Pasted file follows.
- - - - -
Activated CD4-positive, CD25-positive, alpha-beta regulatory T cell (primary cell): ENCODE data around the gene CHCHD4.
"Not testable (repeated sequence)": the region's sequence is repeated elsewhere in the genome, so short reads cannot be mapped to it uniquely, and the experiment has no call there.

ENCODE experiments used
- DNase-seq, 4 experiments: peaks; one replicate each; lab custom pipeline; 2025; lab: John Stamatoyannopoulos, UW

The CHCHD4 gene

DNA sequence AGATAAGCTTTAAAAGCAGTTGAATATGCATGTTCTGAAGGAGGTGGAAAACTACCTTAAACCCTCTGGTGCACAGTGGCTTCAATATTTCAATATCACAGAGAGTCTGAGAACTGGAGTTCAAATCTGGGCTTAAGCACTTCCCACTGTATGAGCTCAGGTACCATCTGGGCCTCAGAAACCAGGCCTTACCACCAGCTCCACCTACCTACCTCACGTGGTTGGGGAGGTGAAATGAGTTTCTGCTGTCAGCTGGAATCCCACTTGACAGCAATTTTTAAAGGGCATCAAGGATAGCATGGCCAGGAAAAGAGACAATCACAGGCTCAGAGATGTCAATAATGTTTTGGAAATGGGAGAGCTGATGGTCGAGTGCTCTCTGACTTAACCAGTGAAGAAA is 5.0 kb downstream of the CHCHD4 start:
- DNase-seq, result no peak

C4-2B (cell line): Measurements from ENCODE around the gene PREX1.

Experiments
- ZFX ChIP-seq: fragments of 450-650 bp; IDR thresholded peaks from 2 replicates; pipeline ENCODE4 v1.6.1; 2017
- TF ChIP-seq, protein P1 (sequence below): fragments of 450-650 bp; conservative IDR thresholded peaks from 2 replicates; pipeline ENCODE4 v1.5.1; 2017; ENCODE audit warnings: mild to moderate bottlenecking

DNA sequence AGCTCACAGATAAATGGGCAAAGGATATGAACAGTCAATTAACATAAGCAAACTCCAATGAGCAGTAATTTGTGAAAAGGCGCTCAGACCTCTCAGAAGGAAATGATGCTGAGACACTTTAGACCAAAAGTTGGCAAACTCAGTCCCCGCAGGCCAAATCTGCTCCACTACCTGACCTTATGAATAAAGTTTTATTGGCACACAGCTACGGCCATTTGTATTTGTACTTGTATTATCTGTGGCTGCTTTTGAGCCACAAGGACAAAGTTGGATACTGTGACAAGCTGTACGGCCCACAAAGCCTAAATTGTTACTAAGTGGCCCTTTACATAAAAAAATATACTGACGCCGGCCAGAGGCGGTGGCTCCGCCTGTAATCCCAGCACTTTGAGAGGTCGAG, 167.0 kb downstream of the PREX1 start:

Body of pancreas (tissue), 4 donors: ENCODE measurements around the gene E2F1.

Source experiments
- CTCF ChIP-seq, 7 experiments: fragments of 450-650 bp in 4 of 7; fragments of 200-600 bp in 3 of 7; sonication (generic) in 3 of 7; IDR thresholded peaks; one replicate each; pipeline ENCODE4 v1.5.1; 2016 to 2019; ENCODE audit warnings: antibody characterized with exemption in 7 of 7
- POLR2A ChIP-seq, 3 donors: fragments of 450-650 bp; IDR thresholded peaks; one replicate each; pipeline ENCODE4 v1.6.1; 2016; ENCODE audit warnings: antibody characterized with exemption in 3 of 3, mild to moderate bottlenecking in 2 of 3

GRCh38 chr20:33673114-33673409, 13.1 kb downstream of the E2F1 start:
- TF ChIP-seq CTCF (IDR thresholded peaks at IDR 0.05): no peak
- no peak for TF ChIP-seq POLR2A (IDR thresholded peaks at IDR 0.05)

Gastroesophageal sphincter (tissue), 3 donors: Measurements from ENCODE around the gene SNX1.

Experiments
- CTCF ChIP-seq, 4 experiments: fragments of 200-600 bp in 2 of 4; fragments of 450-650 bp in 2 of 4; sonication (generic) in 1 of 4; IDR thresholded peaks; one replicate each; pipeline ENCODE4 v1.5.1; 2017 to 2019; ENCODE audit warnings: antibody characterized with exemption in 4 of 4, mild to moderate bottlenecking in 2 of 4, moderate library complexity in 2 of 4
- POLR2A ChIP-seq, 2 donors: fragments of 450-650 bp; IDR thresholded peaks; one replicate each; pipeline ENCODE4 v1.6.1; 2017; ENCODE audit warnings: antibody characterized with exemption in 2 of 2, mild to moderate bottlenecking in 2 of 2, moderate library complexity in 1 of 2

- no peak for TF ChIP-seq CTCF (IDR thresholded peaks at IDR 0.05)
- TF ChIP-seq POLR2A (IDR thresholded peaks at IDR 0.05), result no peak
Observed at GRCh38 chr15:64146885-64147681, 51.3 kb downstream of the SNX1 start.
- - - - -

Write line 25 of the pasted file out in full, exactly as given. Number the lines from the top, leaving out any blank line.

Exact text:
- TF ChIP-seq POLR2A (IDR thresholded peaks at IDR 0.05), result no peak